My Snugglebundl was a godsend in hospital so I didn’t have to wait for help lifting baby. Emmy’s Mummy
I always put my maternity pads in my knickers when packing my bag, by doing this I’ve found that when a midwife comes by the next morning to help you get up and out of bed, she doesn’t have to rifle through your bag, so straight on. Make sure you have grippy soled slippers, due to the compression socks you need to wear, without grippy slippers the ward floor is super shiny and slippy. Before you go for surgery, place your bags on the chairs or anywhere up high so you don’t need to bend down. Leanne’s blog
Remember you’ve had major surgery. Eat little and often to avoid low blood sugar and dizzy spells. Hi Baby Blog
There are things that can help with your scar too. I found one of the best things was placing a clean maternity pad against the scar to stop knickers or clothes rubbing against it. Give your scar time, and remember that plenty of air circulating around will aid the healing process.
Make sure you keep your scar clean and dry to prevent infection. Get moving as soon as you can but take things slow and steady. This Mummy Loves
One of the most uncomfortable times for me was the journey home from hospital – you don’t realise how bumpy the road is until you are travelling after surgery!
Hold a pillow to your tummy for the journey home in the car. I still felt every bump in the road but it was cushioned. Mrs Shilts
Remember to pack plenty of loose, comfortable clothing in your hospital bag, for after the birth and the journey home. Jogging bottoms, loose tshirts and HUGE pants will become your best friends for the first few days and weeks.
If you are having a planned section, you can plan for the recovery beforehand:
I read a report about enhanced recovery following c-section last year before I had Piglet. It mentioned about drinking energy drinks like Lucozade the day before your section and the following few days afterwards. I followed this advice and felt much better this time round than I did after my previous two sections. Boo, Roo and Tigger Too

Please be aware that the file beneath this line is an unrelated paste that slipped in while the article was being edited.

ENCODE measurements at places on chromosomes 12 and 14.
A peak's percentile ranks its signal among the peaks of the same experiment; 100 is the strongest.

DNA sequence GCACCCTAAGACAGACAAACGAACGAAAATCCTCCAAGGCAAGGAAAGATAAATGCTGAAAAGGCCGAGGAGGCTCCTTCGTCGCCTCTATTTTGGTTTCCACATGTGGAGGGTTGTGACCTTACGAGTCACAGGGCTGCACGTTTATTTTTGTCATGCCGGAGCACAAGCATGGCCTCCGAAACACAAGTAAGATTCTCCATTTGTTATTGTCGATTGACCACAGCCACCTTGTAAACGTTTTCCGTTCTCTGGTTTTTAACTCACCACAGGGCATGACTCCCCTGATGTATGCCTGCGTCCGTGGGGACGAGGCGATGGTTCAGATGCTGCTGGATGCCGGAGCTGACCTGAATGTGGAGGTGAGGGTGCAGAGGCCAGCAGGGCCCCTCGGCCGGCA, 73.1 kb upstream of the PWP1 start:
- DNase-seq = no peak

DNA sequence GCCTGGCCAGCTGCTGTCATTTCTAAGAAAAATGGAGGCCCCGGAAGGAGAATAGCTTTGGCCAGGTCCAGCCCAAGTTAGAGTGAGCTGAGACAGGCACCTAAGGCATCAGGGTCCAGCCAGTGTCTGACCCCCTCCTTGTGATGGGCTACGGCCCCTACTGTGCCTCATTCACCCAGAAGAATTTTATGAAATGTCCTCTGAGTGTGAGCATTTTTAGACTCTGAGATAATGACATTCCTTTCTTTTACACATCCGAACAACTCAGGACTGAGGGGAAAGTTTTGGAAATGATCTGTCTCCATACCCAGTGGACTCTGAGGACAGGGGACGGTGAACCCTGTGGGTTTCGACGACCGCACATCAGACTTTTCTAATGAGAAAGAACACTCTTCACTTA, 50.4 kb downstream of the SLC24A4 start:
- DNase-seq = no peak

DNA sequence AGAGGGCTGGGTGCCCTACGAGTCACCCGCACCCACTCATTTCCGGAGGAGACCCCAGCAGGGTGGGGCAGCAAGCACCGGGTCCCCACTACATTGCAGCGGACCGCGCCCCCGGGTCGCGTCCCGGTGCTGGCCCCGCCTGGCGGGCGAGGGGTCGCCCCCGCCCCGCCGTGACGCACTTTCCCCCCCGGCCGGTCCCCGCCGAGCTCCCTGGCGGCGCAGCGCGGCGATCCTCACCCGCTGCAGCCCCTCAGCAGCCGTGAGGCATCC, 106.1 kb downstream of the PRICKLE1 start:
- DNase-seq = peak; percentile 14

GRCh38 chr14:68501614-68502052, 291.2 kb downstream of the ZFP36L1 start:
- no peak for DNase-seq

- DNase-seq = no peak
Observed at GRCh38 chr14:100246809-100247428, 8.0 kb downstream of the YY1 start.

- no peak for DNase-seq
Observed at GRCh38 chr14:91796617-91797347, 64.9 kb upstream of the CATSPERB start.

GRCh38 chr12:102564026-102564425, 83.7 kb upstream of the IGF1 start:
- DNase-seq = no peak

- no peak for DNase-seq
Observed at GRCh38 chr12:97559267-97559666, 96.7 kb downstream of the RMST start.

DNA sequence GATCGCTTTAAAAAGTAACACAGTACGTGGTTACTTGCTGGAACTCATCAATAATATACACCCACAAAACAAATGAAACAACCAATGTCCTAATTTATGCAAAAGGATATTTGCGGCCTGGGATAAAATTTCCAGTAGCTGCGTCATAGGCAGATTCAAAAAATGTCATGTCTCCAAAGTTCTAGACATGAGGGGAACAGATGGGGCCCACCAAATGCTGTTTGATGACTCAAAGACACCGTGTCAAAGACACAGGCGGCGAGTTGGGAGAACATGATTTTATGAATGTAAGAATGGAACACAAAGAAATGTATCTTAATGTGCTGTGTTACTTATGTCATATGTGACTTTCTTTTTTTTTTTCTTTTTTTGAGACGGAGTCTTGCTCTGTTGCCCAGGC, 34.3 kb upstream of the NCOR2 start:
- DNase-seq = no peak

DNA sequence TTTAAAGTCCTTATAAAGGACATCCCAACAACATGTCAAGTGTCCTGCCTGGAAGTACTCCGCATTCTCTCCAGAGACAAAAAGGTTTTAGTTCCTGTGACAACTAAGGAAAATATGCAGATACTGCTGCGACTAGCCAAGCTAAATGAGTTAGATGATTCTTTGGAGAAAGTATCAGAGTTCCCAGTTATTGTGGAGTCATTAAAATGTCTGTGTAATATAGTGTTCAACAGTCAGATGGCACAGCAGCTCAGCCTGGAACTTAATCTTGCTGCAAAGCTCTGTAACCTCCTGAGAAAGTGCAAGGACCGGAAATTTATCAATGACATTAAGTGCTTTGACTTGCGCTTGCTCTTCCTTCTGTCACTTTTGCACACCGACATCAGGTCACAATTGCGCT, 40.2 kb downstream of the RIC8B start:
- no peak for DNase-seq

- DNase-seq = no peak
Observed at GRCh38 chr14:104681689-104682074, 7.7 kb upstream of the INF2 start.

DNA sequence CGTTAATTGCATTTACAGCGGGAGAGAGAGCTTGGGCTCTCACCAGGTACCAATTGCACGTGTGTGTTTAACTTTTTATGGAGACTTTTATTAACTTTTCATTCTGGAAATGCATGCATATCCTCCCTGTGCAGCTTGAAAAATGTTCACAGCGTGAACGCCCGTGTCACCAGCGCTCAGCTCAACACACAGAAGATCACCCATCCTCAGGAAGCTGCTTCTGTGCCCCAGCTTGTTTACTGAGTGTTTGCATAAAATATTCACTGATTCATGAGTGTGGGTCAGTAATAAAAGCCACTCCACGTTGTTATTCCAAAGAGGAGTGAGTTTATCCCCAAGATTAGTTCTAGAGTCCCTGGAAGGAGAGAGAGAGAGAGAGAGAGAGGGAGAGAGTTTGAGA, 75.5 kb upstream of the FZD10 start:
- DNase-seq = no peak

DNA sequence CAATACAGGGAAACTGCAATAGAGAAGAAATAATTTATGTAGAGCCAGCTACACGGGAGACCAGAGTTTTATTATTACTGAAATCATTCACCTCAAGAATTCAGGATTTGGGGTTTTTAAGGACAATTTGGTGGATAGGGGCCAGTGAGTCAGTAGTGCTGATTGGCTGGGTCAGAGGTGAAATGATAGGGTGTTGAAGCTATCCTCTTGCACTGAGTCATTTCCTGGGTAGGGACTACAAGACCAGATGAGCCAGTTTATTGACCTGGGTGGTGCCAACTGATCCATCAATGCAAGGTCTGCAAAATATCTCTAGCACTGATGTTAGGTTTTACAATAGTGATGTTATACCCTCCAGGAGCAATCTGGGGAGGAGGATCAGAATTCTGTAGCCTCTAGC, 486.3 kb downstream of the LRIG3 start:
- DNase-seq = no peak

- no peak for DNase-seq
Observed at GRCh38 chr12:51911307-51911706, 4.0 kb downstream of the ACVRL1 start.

No matter what sort of caesarean you have, be it an elective or a rather more surprise affair, there are many things that can make the birth a special experience. It is still your birth – don’t be afraid to take control!
For the birth- if you would like it, ask for the drape to be taken down and your baby to passed directly to you. I saw them pull my son out and they passed him into my outstretched arms. Hannah Spannah.
Look into ‘seeding swabs’. Wish I’d known about that when I had my caesarean; and delayed cord clamping for caesarean section. I thought I wasn’t ‘allowed’. Live Oxfordshire
I think the most important thing to remember is that you have had major abdominal surgery, and that on top of that you are looking after a newborn baby. You will be exhausted and uncomfortable, and that’s OK. Listen to your body, don’t try and be everything to everyone. Sleep as much as you can, accept all offers of help – whether that is someone watching the baby while you have a shower, pushing the hoover round for you or bringing meals when they visit – and keep your scar as clean and dry as possible.
If you are breastfeeding, the rugby ball hold can often be the easiest, or prop a pillow underneath your baby when feeding so they are not lying directly on your scar. Moving around really does help you feel more human, and will ease the aches and pains gently.
Post-op wind can be incredibly uncomfortable – I found that sucking mints or drinking peppermint tea really helped. You can ask for peppermint tea in hospital if you are struggling – most midwives have this readily available. Often, after surgery, you will have to self inject medication to stop blood clots. I found it really uncomfortable if I did it too close to my bruised stomach, so I used to inject in my thighs or the side of my waist area. If you really find this hard, ask your partner, a relative or your midwife to do it for you.
Have you had a caesarean? Are there any other things that helped you to recover well?